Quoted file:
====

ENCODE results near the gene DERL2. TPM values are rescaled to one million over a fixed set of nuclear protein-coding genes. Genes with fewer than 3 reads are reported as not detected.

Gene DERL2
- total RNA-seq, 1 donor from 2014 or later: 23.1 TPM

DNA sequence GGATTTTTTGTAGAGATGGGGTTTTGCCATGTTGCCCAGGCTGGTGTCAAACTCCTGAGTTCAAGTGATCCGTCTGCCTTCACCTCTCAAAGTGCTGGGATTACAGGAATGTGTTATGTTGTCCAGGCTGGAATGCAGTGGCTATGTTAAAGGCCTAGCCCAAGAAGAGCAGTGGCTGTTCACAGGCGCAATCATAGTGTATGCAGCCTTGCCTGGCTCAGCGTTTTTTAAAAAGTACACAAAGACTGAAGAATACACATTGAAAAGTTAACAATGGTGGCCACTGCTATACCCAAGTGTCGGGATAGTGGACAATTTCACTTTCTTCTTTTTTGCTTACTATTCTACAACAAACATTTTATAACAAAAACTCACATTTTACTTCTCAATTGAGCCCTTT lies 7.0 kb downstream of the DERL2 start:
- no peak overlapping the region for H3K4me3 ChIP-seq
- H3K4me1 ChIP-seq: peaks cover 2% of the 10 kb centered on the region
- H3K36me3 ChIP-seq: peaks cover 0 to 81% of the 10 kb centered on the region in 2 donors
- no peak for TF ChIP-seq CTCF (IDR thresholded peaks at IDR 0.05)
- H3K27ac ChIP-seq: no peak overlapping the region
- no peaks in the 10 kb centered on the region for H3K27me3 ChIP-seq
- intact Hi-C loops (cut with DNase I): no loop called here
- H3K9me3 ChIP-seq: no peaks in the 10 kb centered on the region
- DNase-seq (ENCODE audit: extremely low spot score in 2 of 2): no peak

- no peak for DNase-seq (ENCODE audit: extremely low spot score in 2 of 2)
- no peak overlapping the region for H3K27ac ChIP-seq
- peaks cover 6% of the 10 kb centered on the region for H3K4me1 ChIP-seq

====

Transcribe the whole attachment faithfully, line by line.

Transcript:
ENCODE results near the gene DERL2. TPM values are rescaled to one million over a fixed set of nuclear protein-coding genes. Genes with fewer than 3 reads are reported as not detected.

Gene DERL2
- total RNA-seq, 1 donor from 2014 or later: 23.1 TPM

DNA sequence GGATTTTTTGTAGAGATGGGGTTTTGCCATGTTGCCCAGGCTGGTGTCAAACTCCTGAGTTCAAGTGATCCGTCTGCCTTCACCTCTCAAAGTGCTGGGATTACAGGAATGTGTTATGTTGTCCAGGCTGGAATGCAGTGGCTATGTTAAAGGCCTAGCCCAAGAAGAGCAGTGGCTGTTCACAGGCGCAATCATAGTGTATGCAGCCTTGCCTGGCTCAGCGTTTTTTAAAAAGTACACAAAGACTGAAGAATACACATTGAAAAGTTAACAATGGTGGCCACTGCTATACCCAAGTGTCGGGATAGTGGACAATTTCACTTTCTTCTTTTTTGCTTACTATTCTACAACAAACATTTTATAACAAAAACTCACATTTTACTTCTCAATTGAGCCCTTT lies 7.0 kb downstream of the DERL2 start:
- no peak overlapping the region for H3K4me3 ChIP-seq
- H3K4me1 ChIP-seq: peaks cover 2% of the 10 kb centered on the region
- H3K36me3 ChIP-seq: peaks cover 0 to 81% of the 10 kb centered on the region in 2 donors
- no peak for TF ChIP-seq CTCF (IDR thresholded peaks at IDR 0.05)
- H3K27ac ChIP-seq: no peak overlapping the region
- no peaks in the 10 kb centered on the region for H3K27me3 ChIP-seq
- intact Hi-C loops (cut with DNase I): no loop called here
- H3K9me3 ChIP-seq: no peaks in the 10 kb centered on the region
- DNase-seq (ENCODE audit: extremely low spot score in 2 of 2): no peak

- no peak for DNase-seq (ENCODE audit: extremely low spot score in 2 of 2)
- no peak overlapping the region for H3K27ac ChIP-seq
- peaks cover 6% of the 10 kb centered on the region for H3K4me1 ChIP-seq